Purbeck Folk Festival is the Jurassic Coast’s answer to Brigadoon – a weekend party in a happy valley that emerges from the ether for just a few days every summer as a gentle calm pervades what is otherwise a working sheep farm. There is movement between stages, but no rush. People tend to languish a while, soaking up the atmosphere and sampling a refreshingly catholic musical bill.
A deft booking policy has seen the Festival reach much further into the mainstream than before to include the likes of Lloyd Cole, The (beautiful) South and Idlewild, as well as British folk top tablers like Eddi Reader and Chris Wood, young guns like Blair Dunlop and proven acts including Martha Tilston, Emily Barker and Polly Paulusma, not to mention the open-armed welcome for internationalists such as Senegal’s Amadou Diagne and the Cajun powerhouse that is Sarah Savoy.
Such musical eclecticism and pocket-friendly pricing for tickets, beer and food was amply rewarded with an audience in the high 2000s and precious few grumbles about the rustic facilities. Some festivals make a great deal of trying to recapture a sense of the way things used to be. Purbeck just does its own thing and leaves plenty of room for people to pin their own impressions on it. (In truth, very few of the contemporary festival crowd would last an hour at Glastonbury in the mid-1970s or Stonehenge in the early 80s … and who could blame them?)
As ever, many folks arrive the day before the published bill and Thursday’s early birds were treated to a party largely of their own making. Suitably acclimatised, like a family meeting for the first time, the festival faithful were met with a Friday bill that gradually built a head of steam towards Eddi Reader’s sterling Long Barn headline set that bristled with quiet power and was never overrun by the raucous attendants of the Jack Ratts in the nearby High Barn.
Earlier, the tender talents of Krista Green had met with approval from the rich seam of teenage festival goers, many of whom were more royally rewarded by the smart R&B attack of Drew Allen’s stirring set on the Fire Stage. A clear and emerging talent, look out for songs like The Deal and the blueswailin’ Only Just Begun.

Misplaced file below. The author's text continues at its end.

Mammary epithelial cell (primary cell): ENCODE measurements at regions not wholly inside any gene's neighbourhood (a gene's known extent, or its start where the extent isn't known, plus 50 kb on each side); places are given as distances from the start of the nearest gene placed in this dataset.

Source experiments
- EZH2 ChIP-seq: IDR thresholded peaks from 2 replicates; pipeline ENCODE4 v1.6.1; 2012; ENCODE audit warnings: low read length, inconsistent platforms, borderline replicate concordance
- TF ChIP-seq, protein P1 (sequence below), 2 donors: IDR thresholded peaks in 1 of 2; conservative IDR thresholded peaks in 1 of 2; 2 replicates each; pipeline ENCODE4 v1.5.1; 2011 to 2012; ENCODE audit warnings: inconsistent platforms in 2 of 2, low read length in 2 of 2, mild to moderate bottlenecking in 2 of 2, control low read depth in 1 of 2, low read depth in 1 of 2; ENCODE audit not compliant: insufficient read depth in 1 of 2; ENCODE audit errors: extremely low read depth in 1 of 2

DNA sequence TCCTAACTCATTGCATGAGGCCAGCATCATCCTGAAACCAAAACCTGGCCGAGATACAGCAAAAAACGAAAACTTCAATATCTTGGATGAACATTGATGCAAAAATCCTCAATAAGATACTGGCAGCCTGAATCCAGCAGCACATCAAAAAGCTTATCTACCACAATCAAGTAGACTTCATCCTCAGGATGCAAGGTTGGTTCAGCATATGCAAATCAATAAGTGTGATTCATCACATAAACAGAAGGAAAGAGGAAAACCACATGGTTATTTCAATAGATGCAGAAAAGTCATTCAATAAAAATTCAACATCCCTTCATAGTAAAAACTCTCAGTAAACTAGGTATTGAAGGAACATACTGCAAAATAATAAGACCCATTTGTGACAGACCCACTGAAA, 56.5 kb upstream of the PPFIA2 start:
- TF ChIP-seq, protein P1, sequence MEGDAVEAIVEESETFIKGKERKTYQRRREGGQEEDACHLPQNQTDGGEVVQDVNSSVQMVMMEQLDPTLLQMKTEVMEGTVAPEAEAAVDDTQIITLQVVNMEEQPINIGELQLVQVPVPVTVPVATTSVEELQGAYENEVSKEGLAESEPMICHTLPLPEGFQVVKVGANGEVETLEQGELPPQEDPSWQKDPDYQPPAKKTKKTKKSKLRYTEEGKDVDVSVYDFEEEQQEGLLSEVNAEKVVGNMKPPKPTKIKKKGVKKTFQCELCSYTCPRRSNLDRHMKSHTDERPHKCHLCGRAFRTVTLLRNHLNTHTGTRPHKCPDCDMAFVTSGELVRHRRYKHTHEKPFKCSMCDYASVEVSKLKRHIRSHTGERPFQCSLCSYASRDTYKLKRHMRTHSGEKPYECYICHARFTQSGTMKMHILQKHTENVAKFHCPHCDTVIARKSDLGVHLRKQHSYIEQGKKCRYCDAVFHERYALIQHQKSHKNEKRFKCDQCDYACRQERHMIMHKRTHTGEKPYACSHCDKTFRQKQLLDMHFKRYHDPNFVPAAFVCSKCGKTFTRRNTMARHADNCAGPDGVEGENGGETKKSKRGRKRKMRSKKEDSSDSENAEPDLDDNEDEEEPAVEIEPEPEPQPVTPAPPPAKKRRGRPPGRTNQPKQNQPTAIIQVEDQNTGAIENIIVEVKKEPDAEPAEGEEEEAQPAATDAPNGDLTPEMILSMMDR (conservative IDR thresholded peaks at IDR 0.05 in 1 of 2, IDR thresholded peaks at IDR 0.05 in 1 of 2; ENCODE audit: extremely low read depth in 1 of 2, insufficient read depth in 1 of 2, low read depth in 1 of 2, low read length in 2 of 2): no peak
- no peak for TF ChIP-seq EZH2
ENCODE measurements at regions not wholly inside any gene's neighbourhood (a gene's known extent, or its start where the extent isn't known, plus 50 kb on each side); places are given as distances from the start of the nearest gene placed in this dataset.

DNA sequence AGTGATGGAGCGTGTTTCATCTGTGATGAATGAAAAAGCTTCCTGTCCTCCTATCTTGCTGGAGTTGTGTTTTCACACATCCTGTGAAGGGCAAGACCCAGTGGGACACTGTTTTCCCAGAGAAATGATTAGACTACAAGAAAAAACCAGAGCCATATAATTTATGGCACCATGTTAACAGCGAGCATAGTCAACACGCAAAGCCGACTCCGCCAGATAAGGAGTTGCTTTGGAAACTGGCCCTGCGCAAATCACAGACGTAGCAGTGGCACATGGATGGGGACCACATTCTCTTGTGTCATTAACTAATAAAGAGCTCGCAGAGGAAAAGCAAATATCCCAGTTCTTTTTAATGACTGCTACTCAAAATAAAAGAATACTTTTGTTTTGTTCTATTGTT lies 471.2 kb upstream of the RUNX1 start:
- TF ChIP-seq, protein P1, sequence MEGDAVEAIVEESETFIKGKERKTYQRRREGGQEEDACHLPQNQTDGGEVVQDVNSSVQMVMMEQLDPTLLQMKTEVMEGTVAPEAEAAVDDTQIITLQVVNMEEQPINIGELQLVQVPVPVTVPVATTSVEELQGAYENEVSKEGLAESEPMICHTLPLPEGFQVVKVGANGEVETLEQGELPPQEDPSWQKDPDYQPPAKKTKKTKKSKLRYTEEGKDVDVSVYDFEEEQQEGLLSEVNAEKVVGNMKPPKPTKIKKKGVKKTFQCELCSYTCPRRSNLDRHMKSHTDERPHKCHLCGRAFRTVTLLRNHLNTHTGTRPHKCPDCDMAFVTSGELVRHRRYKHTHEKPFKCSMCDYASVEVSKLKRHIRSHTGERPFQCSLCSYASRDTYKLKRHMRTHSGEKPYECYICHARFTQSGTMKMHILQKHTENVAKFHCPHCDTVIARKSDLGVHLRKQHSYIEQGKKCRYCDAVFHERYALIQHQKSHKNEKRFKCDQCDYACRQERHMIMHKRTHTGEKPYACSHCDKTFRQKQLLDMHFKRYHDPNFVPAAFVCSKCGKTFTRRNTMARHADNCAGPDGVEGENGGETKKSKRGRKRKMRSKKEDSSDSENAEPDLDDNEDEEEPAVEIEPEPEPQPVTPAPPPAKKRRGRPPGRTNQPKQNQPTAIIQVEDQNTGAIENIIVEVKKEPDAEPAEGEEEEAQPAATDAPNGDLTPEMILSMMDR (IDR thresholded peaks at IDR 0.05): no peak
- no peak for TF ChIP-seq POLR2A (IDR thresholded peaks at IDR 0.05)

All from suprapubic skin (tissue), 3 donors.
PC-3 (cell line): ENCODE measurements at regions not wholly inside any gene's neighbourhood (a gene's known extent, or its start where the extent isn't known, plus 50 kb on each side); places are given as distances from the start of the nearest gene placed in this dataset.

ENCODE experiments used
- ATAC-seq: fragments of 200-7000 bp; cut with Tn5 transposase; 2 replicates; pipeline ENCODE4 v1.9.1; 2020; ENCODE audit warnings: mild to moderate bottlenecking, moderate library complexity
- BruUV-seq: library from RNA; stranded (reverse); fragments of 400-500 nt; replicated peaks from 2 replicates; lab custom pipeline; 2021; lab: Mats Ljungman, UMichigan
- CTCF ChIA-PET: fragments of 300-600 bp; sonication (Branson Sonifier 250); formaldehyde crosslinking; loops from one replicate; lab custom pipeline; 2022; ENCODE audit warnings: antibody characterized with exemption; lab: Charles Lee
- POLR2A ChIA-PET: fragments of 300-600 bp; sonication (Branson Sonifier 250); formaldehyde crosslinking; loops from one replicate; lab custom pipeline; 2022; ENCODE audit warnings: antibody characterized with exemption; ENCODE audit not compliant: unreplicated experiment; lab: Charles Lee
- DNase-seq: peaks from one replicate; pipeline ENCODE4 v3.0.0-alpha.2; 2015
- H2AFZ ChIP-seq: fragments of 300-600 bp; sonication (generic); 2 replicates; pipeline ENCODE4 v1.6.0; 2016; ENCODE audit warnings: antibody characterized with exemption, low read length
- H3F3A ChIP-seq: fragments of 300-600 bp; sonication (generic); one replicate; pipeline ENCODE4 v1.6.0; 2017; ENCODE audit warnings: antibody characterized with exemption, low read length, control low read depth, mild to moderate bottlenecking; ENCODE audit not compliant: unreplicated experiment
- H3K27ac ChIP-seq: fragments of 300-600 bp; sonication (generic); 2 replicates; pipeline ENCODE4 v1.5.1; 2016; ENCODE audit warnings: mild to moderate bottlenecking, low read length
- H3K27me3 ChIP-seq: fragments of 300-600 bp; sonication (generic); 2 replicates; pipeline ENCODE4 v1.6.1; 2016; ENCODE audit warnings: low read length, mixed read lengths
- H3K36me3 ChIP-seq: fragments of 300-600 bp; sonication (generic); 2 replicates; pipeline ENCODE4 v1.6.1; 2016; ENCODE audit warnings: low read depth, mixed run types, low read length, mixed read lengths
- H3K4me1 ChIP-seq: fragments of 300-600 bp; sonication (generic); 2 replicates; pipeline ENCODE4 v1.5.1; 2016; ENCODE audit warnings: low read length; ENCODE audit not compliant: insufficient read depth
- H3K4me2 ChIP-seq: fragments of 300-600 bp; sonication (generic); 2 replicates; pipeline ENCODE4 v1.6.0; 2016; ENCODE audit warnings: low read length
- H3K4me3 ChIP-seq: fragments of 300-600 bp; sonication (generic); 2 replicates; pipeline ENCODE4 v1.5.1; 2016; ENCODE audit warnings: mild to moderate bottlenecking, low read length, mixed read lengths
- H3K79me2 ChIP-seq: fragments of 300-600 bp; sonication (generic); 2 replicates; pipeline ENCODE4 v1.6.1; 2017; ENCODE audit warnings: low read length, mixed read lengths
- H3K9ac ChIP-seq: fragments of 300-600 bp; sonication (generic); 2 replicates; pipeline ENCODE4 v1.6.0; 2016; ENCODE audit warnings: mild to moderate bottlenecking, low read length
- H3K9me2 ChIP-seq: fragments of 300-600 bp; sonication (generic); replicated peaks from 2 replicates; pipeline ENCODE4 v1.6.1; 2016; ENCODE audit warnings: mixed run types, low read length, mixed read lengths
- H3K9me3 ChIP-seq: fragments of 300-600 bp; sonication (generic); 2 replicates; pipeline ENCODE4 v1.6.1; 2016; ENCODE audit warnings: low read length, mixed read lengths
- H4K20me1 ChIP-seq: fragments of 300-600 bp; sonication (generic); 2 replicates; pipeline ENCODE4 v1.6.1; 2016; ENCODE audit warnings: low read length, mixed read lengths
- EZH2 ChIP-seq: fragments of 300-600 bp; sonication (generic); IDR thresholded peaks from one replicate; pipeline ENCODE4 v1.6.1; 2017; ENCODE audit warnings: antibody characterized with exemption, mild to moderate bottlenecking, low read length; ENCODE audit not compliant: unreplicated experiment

Making her third appearance at Purbeck with two sets over the weekend, Martha Tilston embodies as much as anyone the mood of the place. She calls it ‘the most beautiful festival’ and charms a crowd of converts with songs like Survival Guide that chart her progress from the promising newcomer that first tripped into this dell of delight to the strident talent she is now.
For sheer likeability you’d have to walk a country mile to better Nizlopi. Faultlessly industrious and as naturally exuberant as their songs Luke and John rattle through a charismatic set of charming tunes that reach out like a giant hug. It’s lovely to listen to, but delve deeper and there’s some proper craft at work as well. Quality.
After an opening day that also delivered stirring work from the bonny bluegrass boys of Flats & Sharps, the instrumental Essex prog-folk of Tred (complete with one-legged flute playing) and the intoxicating Weimar mariachi nuevo Brecht gypsy tango pot pourri of Moscow Drug Club, there were batteries to recharge as a well judged late-night film show that enabled a trickled dispersal in the small hours.